“The public life of liberal Hollywood comprises a kind of dictatorship of good intentions, a social contract in which actual and irreconcilable disagreement is as taboo as failure or bad teeth.”
At first I thought I had walked out of the rain and into a time warp: the Sixties seemed not to have happened.

 Lee Anne Fennell, a professor at the University of Chicago Law School, has written a short and amusing paper entitled “Do Not Cite or Circulate.” It’s directed at legal academics, but applies just as well to philosophers. From the opening paragraph:

Law professors, who are generally quite enamored of their own words and not especially reluctant to toss around their..

Check out “Hanti’s Notes on Doing a PhD and Getting a Job in Philosophy” by Hanti Lin, assistant professor of philosophy at UC Davis. It has a lot of good advice. Of particular value is the “When to do what?” 

A Swedish person is extremely unlikely to get in an elevator if someone else is already in there.

Motivational Benatar

Criminal Capital of Dirty Money

Michael Levi of Cardiff University and Peter Reuter of the University of Maryland have studied the global anti-money-laundering system (PDF) and conclude that it has helped facilitate some criminal investigations and prosecutions. But at best, it snares just a fraction of 1 percent of criminal income flows. A lower-end estimate for global laundering transactions is 2 percent of global gross domestic product—or about $1.5 trillion. Global money laundering convictions involve at the most hundreds of millions. In the U.S., a generous estimate of seizures would amount to a mere 0.2 percent of all laundered funds. Why the world is so bad at tracking Dirty Money

Stephen Platt is an adjunct professor at Georgetown University; he also works with the World Bank and educates employees of the U.S. Department of Justice, the U.S. Treasury, numerous U.S. law enforcement agencies, Europol, and the Metropolitan Police on how criminals abuse financial services. In the past 20 years, he's sifted through thousands of files on money laundering, corrupt public officials, drug trafficking, and even terrorism and piracy to look at how illicit money moves through our financial institutions. His recent book Criminal Capital explains that our financial system is not just globally interconnected, but also inextricably linked to crime.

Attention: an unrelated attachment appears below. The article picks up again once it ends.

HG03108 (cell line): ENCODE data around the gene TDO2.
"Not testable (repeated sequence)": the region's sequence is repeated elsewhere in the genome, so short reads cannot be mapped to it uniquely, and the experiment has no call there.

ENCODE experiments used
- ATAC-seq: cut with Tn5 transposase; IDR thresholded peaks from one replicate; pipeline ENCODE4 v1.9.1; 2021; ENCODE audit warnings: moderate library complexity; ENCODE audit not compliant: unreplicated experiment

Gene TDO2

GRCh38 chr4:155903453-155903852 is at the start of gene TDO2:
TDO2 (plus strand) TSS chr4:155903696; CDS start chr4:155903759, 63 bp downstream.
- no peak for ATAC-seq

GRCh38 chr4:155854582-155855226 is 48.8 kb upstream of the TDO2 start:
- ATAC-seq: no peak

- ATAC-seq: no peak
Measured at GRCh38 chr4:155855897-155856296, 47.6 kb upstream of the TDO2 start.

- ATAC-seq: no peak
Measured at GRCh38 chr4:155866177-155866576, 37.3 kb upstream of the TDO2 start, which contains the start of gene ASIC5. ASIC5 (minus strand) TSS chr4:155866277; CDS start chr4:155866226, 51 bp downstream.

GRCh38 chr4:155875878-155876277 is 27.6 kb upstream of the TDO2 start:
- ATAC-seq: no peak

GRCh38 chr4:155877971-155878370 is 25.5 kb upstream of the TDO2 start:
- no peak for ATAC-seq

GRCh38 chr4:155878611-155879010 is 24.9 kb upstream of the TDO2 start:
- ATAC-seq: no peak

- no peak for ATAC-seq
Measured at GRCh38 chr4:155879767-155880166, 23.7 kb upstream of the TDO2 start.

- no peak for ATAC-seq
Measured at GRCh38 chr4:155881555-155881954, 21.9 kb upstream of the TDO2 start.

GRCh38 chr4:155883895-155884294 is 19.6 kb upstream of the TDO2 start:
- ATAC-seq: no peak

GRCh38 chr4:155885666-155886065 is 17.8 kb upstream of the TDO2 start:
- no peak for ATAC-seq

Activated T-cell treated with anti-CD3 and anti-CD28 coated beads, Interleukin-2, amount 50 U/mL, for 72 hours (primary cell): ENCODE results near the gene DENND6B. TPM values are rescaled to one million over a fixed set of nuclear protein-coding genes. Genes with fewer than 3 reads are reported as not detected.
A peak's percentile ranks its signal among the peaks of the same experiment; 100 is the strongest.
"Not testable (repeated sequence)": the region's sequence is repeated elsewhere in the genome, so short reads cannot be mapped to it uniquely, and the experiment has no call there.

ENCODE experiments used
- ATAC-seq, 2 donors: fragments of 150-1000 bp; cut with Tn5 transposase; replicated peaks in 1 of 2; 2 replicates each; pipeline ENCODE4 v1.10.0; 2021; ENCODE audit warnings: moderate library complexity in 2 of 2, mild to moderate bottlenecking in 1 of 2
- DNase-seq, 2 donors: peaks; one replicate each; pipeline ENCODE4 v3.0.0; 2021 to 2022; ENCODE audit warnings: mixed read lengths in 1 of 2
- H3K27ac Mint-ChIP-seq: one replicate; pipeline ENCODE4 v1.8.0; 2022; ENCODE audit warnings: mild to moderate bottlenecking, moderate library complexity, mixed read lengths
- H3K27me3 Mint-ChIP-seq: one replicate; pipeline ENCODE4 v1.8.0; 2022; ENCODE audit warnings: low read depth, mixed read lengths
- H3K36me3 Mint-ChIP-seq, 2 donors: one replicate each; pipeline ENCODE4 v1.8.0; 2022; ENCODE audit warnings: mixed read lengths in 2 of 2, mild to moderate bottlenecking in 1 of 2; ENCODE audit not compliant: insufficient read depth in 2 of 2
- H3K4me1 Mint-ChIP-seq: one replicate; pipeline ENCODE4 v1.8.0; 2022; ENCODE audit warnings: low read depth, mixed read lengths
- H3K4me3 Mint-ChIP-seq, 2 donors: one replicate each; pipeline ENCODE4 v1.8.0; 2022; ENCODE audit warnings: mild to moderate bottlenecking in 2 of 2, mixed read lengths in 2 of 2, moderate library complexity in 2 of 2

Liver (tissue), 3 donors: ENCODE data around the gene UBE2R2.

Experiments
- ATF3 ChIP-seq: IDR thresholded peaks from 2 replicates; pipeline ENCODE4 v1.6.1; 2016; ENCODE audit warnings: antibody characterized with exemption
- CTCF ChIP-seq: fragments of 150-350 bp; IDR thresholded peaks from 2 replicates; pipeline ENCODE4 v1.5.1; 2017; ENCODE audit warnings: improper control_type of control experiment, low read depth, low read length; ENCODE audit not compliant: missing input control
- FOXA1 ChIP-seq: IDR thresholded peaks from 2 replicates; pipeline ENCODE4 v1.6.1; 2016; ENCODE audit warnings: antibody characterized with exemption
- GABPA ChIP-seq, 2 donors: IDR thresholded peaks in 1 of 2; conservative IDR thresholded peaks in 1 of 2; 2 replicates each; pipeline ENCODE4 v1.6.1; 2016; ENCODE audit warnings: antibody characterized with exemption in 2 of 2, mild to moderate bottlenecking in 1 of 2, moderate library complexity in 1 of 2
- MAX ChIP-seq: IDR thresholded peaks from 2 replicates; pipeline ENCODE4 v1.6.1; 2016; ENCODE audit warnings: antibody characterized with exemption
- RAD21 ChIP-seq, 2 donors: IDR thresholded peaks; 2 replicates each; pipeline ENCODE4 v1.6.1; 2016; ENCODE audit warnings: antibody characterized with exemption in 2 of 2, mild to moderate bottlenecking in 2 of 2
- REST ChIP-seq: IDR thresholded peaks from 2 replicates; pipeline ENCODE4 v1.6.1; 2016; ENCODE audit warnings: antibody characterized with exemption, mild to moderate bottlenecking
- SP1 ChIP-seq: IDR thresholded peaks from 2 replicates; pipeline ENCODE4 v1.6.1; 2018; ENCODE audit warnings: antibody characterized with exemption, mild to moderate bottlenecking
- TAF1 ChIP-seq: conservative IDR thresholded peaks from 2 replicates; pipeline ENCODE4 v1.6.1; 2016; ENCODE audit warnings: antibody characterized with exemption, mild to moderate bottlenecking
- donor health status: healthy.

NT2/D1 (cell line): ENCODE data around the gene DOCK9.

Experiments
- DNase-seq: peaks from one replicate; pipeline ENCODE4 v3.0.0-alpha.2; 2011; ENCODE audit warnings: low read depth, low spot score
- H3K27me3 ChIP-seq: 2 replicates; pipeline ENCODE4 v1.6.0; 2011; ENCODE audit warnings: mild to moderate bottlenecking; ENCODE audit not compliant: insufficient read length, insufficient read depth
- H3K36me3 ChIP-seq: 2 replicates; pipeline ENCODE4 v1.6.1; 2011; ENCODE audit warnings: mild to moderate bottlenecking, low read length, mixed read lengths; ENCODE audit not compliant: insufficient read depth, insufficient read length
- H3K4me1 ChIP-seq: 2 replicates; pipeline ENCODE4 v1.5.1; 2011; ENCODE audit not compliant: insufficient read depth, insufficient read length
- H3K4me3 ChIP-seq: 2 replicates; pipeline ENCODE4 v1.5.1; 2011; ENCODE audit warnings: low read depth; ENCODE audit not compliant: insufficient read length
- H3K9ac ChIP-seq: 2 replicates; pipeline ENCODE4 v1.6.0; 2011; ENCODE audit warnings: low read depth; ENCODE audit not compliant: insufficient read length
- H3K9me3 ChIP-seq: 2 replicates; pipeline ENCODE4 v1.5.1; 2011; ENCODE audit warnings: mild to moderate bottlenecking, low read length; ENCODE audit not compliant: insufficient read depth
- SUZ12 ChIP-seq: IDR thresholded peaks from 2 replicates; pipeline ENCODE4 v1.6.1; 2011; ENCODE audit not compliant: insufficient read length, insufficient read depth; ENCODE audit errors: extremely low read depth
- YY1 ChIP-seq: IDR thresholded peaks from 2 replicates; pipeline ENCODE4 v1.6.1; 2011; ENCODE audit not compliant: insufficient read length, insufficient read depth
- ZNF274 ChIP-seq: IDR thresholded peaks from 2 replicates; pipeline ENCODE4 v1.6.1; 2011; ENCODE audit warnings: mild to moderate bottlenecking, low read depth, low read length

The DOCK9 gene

How dirty money gets into banks

Motivational Adorno

Bit by bit, we have handed the capital over to pinstriped investors ‘reeking of lunch’. Are we resigned to a grey cloud of commerce, or can we reclaim a hopeful, collective future?
The city that privatised itself to death

Mr Osborne: Well, we have taken a much more aggressive approach. As a result, prosecutions are up fivefold. I have the following parliamentary answer from the then Chancellor, the right hon. Member for Kirkcaldy and Cowdenbeath (Mr Brown), and this is what he told the House:
“Where serious tax fraud has been committed, the Board”—
23 Feb 2015 : Column 30
the Inland Revenue board—
“may accept a money settlement instead of pursuing a criminal prosecution.
The Board will accept a money settlement and will not pursue a criminal prosecution, if the taxpayer, in response to being given a copy of this Statement by an authorised officer, makes a full and complete confession of all tax irregularities.”—[Official Report, 7 November 2002; Vol. 392, c. 784W.]
That was the approach of the right hon. Member for Kirkcaldy and Cowdenbeath to tax policy. [Interruption.]The shadow Chancellor says it was before 2000, but the revelations were made in 2009, and the last time I checked there was a Labour Government in late 2009 and early 2010.
UK debates about Corporate Tax Avoidance